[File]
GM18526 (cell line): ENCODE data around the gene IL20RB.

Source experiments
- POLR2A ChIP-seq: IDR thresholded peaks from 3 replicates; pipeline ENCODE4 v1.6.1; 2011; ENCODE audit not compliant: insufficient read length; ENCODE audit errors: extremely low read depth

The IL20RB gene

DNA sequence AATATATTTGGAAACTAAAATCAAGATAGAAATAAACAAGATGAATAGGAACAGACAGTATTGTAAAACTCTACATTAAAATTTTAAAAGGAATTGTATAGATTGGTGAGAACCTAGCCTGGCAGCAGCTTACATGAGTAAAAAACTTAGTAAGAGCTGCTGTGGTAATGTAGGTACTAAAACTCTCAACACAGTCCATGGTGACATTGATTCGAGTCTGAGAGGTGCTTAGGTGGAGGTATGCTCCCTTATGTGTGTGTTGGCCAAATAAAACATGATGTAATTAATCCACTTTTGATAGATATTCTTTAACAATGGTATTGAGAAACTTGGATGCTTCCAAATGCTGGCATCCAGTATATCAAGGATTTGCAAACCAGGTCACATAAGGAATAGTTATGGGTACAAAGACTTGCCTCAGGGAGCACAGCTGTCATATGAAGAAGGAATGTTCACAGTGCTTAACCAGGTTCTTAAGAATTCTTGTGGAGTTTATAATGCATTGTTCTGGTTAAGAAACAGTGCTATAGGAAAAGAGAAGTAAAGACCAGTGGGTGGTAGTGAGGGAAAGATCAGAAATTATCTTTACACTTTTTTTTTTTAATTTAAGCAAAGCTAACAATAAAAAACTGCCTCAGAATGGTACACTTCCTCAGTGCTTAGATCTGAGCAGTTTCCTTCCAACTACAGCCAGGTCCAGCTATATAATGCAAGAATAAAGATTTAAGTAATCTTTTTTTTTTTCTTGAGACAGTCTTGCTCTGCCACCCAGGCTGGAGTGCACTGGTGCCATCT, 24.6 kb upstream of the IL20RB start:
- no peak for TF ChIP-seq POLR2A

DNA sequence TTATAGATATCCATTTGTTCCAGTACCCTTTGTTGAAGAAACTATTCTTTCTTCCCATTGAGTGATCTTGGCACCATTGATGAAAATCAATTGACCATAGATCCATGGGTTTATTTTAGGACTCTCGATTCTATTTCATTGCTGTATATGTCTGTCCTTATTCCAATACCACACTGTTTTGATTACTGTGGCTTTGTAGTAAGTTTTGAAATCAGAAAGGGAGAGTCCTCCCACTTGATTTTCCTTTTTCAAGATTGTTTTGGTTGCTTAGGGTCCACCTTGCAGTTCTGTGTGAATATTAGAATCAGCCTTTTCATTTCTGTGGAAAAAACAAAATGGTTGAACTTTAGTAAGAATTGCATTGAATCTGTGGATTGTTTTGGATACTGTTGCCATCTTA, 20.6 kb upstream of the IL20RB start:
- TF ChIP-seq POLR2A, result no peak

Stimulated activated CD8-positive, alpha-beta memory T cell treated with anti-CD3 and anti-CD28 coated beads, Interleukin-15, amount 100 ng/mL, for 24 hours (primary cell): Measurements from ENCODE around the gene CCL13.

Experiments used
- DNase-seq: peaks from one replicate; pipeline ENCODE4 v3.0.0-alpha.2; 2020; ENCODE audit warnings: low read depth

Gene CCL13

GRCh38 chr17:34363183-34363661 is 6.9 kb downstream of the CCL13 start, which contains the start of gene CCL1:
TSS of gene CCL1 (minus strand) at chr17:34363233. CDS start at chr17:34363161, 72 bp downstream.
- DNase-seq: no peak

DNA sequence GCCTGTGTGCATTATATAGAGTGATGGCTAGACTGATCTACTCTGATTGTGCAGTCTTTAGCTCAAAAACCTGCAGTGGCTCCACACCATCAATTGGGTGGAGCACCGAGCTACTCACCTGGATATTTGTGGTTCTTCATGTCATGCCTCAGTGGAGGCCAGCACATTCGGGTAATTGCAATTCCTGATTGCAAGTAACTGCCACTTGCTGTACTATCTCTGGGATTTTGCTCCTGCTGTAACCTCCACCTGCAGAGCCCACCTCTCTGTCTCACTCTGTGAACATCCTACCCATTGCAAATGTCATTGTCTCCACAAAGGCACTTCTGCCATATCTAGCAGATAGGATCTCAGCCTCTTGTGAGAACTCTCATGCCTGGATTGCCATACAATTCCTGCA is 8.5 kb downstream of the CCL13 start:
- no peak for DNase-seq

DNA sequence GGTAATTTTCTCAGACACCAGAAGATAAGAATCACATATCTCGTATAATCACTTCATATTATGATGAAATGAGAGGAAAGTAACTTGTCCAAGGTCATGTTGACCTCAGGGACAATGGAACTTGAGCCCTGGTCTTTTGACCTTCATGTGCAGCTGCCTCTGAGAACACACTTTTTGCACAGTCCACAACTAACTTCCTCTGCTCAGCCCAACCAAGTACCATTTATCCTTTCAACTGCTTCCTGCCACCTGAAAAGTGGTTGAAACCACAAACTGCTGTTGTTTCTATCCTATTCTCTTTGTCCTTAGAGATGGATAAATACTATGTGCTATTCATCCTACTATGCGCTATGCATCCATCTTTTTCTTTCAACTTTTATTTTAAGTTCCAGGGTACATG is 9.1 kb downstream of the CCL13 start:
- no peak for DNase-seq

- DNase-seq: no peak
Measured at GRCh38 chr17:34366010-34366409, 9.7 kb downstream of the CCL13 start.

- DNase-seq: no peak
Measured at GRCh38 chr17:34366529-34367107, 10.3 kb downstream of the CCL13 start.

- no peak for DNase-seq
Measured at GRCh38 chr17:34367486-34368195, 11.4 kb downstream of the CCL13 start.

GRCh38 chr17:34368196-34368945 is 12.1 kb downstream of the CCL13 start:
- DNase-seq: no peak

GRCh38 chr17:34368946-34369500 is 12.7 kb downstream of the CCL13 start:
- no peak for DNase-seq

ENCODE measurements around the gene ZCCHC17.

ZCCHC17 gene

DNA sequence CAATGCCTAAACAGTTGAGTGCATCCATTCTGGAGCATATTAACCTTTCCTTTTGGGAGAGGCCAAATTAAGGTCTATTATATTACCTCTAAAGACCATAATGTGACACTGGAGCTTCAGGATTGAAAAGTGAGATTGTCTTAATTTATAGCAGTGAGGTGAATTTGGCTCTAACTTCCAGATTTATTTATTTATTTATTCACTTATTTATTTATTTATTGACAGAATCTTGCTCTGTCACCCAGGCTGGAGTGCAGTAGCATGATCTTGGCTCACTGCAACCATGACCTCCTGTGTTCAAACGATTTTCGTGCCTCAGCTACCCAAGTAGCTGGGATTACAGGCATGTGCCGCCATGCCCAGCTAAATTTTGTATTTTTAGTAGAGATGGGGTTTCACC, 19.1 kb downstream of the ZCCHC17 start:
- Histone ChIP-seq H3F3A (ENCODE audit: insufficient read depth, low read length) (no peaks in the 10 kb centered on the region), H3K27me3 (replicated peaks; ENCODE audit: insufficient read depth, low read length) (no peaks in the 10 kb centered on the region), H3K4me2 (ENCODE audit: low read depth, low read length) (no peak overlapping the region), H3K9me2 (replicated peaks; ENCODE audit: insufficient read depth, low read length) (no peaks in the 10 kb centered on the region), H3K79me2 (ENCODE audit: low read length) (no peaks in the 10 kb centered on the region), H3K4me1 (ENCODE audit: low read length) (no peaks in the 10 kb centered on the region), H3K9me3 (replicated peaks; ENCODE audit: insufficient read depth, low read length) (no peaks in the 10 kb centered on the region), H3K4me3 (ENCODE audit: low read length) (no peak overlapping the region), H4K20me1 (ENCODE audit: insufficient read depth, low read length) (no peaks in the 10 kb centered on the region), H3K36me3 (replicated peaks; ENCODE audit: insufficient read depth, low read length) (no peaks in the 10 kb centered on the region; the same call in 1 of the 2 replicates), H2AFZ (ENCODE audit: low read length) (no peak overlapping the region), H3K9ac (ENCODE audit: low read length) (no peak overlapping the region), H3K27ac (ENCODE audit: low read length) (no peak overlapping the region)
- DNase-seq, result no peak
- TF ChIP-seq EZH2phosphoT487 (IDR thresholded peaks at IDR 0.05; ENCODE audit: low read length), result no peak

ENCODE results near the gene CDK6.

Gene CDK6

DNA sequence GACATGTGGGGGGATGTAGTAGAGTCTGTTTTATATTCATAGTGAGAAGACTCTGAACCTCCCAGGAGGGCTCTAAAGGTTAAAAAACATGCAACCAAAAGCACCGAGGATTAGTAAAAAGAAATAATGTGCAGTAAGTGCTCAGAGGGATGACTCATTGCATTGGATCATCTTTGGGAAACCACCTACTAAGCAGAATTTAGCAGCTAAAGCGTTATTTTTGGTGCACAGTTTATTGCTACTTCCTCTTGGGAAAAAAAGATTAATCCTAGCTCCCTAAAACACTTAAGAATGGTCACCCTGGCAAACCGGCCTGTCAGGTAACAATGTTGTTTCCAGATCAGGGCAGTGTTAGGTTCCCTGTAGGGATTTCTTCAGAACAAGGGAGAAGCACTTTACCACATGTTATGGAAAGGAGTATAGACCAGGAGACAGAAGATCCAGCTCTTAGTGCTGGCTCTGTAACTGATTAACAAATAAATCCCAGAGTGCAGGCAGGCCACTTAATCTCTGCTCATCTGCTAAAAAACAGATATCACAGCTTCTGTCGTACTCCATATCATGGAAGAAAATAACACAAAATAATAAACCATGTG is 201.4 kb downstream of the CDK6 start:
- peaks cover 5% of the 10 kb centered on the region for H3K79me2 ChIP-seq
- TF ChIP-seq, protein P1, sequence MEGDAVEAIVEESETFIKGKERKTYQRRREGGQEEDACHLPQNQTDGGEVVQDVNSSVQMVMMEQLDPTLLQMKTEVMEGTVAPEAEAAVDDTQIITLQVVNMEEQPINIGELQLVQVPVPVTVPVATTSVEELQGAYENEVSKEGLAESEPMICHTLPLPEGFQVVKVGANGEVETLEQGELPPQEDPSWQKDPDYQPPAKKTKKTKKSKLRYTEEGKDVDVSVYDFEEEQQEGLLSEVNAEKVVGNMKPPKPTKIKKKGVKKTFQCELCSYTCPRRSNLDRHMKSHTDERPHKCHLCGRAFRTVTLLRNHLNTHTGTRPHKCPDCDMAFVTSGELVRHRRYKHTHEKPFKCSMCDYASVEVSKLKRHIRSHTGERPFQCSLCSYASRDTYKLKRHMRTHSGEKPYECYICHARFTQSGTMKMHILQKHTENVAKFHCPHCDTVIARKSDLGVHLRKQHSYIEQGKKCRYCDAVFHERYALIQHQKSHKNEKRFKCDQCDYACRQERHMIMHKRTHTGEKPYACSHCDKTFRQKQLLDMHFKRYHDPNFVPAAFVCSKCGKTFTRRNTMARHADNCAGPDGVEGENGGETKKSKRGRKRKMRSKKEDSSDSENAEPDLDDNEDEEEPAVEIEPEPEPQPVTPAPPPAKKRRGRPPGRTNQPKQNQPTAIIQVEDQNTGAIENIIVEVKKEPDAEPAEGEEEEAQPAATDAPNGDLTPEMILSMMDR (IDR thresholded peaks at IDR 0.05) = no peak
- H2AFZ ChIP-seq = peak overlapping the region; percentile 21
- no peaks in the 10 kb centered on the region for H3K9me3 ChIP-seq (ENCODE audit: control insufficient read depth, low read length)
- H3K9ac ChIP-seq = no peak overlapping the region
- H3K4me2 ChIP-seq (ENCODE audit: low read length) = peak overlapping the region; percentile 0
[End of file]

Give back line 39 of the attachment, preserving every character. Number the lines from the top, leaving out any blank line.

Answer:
- peaks cover 5% of the 10 kb centered on the region for H3K79me2 ChIP-seq